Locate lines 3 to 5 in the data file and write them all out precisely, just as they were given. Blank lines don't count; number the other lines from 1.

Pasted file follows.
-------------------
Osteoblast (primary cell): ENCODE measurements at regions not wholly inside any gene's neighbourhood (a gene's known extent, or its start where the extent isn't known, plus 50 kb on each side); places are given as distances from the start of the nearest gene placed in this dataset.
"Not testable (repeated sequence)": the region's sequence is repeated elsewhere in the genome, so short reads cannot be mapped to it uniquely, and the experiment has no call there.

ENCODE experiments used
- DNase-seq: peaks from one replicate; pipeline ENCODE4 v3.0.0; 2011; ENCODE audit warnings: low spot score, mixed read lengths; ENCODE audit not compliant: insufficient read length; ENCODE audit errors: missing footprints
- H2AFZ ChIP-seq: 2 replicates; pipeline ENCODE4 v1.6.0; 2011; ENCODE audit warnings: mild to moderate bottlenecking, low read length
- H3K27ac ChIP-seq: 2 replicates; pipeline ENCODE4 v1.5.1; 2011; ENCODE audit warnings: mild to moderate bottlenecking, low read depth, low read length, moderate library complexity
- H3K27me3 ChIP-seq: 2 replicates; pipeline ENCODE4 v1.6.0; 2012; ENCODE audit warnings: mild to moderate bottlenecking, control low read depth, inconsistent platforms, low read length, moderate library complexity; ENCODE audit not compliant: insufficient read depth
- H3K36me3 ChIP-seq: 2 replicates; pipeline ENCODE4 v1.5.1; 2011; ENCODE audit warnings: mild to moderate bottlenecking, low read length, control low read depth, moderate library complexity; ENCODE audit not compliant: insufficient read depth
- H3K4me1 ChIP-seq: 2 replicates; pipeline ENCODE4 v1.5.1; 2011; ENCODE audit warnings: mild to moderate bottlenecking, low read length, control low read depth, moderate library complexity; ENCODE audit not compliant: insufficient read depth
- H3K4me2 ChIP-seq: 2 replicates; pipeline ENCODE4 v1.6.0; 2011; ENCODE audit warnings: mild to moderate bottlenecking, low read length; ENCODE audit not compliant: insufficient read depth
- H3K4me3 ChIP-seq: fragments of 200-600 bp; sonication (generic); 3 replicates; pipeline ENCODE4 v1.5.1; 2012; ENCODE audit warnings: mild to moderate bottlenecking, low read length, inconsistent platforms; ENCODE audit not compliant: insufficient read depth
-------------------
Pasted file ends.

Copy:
ENCODE experiments used
- DNase-seq: peaks from one replicate; pipeline ENCODE4 v3.0.0; 2011; ENCODE audit warnings: low spot score, mixed read lengths; ENCODE audit not compliant: insufficient read length; ENCODE audit errors: missing footprints
- H2AFZ ChIP-seq: 2 replicates; pipeline ENCODE4 v1.6.0; 2011; ENCODE audit warnings: mild to moderate bottlenecking, low read length